SpaceX’s 50th dedicated Starlink mission begins filling new network layer

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SpaceX’s Falcon 9 rocket fires into orbit from California with 46 Starlink satellites. Credit: SpaceX

SpaceX launched the 50th dedicated mission for the Starlink internet network Sunday from California’s Central Coast, deploying 46 broadband relay nodes to begin populating a new polar-orbiting “shell” to fill in gaps in the satellite constellation.

The 46 Starlink satellites lifted off from foggy Vandenberg Space Force Base, about 140 miles (225 kilometers) northwest of Los Angeles, on top of a Falcon 9 rocket. The kerosene-fueled launcher took off from Space Launch Complex 4-East at 6:39:40 p.m. EDT Sunday (9:39:40 p.m.; 0139:40 GMT Monday).

Heading south from the military-owned spaceport, the Falcon 9 climbed through a marine cloud layer and accelerated through the sound barrier in about a minute. The first stage shut down its nine Merlin engines and separated from the Falcon 9’s upper stage, which ignited a single engine to continue the flight into orbit.

The booster returned to Earth for a controlled, propulsive landing on a drone ship positioned a few hundred miles south of Vandenberg in the Pacific Ocean. The booster — known as tail number B1063 in SpaceX’s reusable rocket fleet — completed its sixth flight to space Sunday.

The upper stage lit its engine for a brief second burn before releasing the mission’s 46 payloads more than an hour after liftoff.

The 46 satellites launched into a polar orbit to join some 2,500 Starlink spacecraft already in space. With Sunday’s mission, SpaceX has launched 2,805 Starlink satellites to date, including prototypes and spacecraft already removed from service.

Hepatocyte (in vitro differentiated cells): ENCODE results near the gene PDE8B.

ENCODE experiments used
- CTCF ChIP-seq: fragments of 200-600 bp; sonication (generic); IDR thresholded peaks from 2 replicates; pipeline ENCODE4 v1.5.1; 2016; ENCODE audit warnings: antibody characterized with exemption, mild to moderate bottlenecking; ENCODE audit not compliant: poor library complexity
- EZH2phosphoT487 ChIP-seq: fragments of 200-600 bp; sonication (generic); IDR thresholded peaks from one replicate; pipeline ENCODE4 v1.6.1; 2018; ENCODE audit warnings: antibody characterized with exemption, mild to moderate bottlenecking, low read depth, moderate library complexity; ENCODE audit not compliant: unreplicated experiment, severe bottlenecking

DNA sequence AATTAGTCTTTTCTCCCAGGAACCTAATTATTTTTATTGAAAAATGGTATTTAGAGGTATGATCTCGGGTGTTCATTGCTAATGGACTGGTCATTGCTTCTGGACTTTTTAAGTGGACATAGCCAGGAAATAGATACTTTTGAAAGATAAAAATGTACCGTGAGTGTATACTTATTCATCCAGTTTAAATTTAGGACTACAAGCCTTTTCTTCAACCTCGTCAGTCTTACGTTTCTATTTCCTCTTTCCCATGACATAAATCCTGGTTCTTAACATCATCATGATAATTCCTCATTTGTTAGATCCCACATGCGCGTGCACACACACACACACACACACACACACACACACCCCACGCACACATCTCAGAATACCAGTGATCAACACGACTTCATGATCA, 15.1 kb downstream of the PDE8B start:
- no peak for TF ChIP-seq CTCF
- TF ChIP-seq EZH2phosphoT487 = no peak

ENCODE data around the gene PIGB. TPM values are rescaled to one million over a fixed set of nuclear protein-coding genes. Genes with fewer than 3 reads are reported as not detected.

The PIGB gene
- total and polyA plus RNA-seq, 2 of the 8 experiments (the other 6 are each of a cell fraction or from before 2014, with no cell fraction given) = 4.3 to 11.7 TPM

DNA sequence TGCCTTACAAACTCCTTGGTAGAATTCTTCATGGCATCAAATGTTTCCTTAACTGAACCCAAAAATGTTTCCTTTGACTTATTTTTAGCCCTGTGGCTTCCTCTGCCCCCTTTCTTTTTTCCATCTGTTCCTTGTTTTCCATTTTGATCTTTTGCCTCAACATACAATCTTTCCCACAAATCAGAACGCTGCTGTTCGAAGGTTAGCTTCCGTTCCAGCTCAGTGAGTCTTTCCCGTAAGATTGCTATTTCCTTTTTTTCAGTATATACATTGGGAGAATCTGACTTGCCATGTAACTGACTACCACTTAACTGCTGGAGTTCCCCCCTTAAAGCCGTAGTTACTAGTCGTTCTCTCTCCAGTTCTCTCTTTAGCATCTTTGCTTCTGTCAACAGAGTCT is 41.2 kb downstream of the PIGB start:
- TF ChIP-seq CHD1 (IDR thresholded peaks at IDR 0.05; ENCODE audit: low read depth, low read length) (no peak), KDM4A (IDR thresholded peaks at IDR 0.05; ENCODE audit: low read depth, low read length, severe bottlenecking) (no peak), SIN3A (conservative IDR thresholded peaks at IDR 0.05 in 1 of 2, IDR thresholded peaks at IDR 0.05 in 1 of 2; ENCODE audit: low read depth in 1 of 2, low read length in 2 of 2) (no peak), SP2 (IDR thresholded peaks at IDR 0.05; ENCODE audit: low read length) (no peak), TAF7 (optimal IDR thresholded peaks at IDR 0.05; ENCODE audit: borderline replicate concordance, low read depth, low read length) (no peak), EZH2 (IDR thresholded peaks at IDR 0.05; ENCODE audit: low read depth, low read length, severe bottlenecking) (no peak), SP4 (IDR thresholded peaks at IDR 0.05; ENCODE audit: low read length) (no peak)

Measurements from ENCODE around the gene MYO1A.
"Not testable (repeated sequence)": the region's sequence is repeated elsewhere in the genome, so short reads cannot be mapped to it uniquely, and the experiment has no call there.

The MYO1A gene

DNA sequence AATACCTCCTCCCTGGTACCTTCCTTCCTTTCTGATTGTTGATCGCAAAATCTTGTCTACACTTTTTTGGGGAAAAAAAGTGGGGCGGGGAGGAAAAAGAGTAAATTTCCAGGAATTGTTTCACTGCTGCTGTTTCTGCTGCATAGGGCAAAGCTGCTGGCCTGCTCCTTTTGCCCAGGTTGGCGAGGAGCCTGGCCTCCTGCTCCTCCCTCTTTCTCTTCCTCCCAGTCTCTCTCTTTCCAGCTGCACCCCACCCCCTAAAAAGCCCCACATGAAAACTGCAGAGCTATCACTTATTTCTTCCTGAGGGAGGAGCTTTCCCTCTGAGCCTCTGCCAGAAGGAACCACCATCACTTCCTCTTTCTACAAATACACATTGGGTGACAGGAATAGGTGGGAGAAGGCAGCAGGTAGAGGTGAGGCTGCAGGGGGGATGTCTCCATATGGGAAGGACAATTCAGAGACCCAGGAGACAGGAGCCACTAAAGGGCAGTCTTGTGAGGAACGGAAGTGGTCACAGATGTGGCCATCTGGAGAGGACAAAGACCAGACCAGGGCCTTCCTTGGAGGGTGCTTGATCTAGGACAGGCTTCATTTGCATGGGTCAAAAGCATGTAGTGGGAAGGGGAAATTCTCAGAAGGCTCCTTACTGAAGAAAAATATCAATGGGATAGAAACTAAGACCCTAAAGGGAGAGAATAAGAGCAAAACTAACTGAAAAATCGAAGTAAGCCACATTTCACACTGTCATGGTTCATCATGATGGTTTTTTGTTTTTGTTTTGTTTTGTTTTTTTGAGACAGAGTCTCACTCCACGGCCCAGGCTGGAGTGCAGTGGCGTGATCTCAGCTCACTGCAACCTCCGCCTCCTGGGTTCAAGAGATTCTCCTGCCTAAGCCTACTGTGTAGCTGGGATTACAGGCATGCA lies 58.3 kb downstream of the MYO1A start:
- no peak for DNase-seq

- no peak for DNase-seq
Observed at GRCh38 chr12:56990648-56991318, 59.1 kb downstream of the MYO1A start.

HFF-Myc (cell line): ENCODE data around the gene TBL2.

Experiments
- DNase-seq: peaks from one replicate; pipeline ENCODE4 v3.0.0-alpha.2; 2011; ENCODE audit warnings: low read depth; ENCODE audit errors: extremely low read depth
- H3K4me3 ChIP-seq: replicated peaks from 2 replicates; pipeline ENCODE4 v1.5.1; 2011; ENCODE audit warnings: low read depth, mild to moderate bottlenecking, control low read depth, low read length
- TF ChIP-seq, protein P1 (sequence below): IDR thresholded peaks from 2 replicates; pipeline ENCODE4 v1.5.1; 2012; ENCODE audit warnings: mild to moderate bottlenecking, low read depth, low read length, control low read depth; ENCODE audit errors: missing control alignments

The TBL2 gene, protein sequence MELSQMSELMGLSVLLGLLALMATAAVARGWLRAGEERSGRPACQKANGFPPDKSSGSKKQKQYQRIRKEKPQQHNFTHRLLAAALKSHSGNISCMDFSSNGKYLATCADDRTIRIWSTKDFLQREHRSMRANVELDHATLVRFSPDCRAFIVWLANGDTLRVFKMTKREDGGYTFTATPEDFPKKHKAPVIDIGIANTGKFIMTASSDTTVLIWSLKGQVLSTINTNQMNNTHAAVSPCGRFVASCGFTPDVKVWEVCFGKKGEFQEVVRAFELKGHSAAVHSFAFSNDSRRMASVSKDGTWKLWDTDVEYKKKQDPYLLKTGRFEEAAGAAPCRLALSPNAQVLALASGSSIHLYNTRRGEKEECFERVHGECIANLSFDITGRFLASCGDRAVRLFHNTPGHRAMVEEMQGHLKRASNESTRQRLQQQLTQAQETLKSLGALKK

The launch Sunday marked the 50th SpaceX mission with a primary task of hauling satellites into orbit for the Starlink network. In all, SpaceX has launched Starlink satellites or prototypes on 53 Falcon 9 flights, including three launches that included Starlink spacecraft as secondary or rideshare payloads.

But the new satellites deployed Sunday were the first to fly on a dedicated Starlink launch to polar orbit, beginning the construction of a new layer in the Starlink fleet.

Previous Starlink missions have launched into orbits inclined to the equator at angles of 53.0, 53.2, and 70 degrees. The network’s architecture also includes two other layers in orbits inclined 97.6 degrees to the equator to provide continuous global internet coverage.

One of those polar orbit “shells,” known as Group 3, was the target for Sunday night’s mission. The polar-orbiting satellites will extend Starlink coverage over the poles and help fill gaps in the rest of the constellation.

SpaceX began deploying Starlink satellites in 2019 and finished filling the shell at 53.0 degrees inclination, called Group 1, with 1,584 active satellites with a launch in May 2021. In September 2021, SpaceX launched the first batch of 51 Starlink satellites into a 70-degree inclination orbit on a Falcon 9 rocket from Vandenberg. That orbital shell, which hasn’t had any more launches since last September, will eventually contain 720 satellites.